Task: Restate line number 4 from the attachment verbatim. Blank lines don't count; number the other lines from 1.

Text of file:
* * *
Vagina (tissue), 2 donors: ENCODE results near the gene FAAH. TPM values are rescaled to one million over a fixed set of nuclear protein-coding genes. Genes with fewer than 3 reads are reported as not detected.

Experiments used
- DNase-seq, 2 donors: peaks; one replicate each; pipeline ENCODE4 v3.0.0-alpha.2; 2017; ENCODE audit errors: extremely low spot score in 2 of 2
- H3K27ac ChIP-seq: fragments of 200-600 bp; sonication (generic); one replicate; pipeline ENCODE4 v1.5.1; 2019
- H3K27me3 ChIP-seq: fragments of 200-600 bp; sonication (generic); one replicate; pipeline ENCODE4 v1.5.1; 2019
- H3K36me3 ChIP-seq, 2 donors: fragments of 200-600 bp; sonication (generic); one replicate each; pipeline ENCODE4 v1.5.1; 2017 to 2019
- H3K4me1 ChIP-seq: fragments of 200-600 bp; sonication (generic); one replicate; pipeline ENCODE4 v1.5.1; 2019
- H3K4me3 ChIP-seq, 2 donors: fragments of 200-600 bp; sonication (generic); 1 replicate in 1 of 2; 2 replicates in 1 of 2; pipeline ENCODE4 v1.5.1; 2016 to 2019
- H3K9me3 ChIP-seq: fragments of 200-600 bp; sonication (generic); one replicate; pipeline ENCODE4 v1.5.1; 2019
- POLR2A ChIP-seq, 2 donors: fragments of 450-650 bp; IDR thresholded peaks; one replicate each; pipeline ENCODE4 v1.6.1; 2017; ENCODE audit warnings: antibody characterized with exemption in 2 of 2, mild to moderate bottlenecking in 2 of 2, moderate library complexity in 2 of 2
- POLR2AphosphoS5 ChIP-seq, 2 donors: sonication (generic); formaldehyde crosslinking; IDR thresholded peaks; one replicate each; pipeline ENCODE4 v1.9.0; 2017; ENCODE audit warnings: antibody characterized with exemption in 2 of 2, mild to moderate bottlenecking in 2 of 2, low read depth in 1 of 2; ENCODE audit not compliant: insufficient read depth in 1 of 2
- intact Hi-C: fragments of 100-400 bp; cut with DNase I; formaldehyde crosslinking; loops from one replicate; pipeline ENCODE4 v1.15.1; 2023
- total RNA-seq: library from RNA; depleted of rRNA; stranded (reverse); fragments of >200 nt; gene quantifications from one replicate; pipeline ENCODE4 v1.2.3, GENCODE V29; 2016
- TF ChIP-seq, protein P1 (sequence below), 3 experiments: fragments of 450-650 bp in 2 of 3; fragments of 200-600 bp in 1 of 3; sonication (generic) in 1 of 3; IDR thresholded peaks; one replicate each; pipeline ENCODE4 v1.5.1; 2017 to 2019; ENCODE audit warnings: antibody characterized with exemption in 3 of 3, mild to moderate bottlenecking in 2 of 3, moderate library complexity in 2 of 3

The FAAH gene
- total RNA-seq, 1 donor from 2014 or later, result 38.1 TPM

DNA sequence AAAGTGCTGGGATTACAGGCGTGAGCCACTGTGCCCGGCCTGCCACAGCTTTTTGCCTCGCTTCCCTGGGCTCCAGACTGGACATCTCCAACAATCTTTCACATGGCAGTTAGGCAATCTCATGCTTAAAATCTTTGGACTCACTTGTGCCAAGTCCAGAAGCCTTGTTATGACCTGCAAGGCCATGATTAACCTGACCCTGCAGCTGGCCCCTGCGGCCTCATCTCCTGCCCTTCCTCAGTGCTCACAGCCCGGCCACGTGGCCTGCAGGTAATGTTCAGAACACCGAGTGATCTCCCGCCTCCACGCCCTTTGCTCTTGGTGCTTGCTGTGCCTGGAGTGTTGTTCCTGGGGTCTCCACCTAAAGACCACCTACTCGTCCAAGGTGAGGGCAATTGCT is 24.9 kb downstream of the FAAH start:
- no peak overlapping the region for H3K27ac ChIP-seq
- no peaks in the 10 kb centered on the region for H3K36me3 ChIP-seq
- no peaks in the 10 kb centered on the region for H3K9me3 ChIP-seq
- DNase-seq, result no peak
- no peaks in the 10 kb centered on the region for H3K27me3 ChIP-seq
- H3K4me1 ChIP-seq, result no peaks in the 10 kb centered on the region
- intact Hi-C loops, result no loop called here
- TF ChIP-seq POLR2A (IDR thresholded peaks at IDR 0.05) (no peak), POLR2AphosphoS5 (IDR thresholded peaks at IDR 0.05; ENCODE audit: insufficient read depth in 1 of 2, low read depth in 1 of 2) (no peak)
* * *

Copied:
- H3K27ac ChIP-seq: fragments of 200-600 bp; sonication (generic); one replicate; pipeline ENCODE4 v1.5.1; 2019